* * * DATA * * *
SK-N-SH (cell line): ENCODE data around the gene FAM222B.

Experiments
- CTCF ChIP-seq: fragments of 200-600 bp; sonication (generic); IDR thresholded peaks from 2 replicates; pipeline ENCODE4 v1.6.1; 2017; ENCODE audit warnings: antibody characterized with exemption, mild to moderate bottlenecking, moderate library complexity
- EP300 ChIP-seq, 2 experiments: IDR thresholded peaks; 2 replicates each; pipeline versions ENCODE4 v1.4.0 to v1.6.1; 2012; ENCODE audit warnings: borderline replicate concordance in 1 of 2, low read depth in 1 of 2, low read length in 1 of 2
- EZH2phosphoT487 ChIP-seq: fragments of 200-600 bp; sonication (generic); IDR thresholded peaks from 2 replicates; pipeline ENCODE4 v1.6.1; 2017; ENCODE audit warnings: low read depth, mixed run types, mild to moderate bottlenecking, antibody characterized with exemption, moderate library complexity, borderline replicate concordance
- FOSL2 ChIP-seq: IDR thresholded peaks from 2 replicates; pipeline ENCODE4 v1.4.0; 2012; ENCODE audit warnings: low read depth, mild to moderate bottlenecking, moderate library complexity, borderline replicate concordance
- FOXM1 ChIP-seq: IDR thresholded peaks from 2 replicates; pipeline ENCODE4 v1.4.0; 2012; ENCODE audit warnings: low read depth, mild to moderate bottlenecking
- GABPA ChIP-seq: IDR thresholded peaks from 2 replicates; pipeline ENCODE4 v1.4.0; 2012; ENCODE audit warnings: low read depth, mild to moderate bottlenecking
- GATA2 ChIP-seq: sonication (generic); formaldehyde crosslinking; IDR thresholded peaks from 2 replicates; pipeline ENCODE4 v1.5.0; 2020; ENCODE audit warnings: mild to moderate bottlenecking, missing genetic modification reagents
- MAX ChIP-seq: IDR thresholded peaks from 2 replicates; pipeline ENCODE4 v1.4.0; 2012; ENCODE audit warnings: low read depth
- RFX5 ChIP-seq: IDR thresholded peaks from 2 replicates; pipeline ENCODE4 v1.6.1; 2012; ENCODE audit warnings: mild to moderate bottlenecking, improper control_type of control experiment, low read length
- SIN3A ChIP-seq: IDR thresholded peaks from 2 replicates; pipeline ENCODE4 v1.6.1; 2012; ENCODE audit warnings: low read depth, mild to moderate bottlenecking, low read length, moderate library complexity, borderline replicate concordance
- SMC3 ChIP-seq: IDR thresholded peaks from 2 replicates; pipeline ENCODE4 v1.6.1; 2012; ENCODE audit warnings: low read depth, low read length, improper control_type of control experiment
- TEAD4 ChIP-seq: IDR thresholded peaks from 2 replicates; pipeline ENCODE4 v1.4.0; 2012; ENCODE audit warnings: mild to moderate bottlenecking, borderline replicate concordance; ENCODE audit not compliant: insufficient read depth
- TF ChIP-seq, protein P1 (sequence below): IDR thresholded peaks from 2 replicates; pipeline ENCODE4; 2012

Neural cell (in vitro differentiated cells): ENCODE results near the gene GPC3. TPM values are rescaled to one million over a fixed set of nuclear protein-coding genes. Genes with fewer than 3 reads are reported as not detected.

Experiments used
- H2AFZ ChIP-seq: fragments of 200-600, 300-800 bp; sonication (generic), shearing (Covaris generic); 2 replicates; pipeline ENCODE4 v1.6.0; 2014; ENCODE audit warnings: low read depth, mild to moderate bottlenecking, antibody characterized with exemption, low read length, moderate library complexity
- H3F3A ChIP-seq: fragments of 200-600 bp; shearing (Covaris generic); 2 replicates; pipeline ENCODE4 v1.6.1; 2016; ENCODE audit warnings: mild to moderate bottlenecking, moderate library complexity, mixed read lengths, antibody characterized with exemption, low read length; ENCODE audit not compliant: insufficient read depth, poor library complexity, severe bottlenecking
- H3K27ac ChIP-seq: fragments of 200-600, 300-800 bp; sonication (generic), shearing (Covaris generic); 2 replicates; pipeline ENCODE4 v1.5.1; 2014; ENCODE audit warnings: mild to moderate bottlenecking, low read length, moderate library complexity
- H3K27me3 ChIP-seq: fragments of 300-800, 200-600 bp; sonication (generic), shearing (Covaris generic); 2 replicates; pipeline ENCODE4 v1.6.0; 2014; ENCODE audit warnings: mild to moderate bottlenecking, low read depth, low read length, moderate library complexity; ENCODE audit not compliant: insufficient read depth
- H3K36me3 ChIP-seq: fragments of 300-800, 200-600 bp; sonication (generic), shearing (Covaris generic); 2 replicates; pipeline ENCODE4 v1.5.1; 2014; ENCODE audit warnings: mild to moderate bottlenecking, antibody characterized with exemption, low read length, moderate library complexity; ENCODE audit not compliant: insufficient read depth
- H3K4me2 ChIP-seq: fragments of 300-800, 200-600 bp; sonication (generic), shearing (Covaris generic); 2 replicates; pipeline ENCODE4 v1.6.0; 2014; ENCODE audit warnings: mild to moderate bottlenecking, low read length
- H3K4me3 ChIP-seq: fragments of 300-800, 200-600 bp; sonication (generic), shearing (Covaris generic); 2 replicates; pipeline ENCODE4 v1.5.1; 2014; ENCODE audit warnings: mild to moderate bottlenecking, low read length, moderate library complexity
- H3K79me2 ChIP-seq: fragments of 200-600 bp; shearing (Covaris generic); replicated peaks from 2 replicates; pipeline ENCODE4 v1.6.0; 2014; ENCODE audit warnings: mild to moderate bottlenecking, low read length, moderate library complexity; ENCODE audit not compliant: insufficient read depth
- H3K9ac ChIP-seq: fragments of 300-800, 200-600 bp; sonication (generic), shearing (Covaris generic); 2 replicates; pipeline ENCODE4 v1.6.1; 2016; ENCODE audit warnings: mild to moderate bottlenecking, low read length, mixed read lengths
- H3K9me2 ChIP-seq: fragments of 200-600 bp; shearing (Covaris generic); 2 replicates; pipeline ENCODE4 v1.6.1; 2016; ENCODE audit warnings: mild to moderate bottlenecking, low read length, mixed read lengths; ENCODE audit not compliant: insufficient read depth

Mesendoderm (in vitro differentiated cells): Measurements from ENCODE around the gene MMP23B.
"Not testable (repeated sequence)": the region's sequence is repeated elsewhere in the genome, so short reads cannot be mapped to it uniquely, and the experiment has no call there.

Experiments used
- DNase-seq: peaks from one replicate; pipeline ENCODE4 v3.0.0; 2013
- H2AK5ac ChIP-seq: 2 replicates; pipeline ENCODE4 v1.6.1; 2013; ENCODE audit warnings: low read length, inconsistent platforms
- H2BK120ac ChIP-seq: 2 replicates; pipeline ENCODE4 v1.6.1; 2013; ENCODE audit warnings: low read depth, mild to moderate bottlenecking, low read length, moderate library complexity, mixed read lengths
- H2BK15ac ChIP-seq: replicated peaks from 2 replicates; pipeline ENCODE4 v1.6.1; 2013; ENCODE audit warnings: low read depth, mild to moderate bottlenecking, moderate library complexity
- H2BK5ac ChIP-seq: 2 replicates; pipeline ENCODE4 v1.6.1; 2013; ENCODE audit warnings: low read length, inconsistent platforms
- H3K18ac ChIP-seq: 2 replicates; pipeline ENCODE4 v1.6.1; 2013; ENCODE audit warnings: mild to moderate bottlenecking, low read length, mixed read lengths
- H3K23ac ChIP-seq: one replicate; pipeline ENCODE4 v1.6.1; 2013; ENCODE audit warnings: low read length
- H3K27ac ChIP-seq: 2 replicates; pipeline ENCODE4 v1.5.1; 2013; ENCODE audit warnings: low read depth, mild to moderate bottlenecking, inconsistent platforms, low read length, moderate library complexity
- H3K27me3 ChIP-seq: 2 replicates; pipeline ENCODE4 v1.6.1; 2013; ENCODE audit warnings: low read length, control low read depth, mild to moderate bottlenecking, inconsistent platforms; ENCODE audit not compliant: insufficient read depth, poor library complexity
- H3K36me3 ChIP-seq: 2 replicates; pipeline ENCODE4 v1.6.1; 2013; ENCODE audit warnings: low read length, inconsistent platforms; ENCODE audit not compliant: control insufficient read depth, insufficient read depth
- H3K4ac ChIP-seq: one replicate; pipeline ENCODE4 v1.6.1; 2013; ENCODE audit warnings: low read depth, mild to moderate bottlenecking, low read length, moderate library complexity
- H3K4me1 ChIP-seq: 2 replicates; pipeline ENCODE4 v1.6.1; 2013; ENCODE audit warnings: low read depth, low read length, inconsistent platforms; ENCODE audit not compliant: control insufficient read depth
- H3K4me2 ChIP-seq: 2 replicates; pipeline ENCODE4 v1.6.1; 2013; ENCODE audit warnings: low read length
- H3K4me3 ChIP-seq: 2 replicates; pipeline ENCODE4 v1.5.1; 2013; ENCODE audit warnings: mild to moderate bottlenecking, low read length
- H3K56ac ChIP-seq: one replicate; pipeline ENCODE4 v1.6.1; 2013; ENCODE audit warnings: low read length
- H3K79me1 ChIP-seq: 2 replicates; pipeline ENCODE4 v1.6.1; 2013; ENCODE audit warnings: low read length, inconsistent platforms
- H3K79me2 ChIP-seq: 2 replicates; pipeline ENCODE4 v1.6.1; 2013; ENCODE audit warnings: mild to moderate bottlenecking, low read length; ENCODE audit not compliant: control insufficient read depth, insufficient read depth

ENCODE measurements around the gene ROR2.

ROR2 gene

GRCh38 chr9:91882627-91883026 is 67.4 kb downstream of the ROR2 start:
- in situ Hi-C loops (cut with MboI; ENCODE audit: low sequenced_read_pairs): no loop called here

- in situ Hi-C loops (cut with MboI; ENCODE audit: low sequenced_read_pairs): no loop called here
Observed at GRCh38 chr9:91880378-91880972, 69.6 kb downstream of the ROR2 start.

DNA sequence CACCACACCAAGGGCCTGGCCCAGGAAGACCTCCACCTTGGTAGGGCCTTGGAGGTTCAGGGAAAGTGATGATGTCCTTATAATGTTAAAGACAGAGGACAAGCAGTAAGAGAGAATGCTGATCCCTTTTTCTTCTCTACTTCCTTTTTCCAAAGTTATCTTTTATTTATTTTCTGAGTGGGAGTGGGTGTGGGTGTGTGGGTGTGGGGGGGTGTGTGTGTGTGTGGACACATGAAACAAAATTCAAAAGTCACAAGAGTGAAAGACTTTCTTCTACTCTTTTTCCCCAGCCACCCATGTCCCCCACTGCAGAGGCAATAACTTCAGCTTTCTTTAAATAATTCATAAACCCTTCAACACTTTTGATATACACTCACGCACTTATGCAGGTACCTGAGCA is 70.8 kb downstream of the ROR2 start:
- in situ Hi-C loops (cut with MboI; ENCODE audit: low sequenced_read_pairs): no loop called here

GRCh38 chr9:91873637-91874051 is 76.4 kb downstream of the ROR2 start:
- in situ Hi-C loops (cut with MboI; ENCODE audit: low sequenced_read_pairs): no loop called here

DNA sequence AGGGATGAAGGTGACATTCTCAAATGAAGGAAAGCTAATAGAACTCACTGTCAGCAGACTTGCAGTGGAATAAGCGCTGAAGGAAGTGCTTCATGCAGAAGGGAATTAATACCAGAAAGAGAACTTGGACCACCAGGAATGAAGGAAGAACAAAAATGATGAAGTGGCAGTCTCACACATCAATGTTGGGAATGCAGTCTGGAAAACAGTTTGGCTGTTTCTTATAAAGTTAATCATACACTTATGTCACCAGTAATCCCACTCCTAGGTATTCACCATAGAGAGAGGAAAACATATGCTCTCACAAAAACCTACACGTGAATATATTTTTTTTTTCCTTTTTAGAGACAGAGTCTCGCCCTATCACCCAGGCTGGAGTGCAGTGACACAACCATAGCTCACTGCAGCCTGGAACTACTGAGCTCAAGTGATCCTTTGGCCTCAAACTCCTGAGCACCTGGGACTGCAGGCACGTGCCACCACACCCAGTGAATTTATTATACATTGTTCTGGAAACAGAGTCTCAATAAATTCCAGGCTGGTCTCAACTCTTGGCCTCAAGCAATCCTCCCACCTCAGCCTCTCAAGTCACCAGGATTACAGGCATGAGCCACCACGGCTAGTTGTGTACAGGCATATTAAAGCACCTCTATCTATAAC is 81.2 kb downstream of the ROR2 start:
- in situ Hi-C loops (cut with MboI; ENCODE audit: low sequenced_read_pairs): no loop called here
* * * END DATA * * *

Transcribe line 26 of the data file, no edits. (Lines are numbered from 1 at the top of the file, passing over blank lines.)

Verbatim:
- H3K9ac ChIP-seq: fragments of 300-800, 200-600 bp; sonication (generic), shearing (Covaris generic); 2 replicates; pipeline ENCODE4 v1.6.1; 2016; ENCODE audit warnings: mild to moderate bottlenecking, low read length, mixed read lengths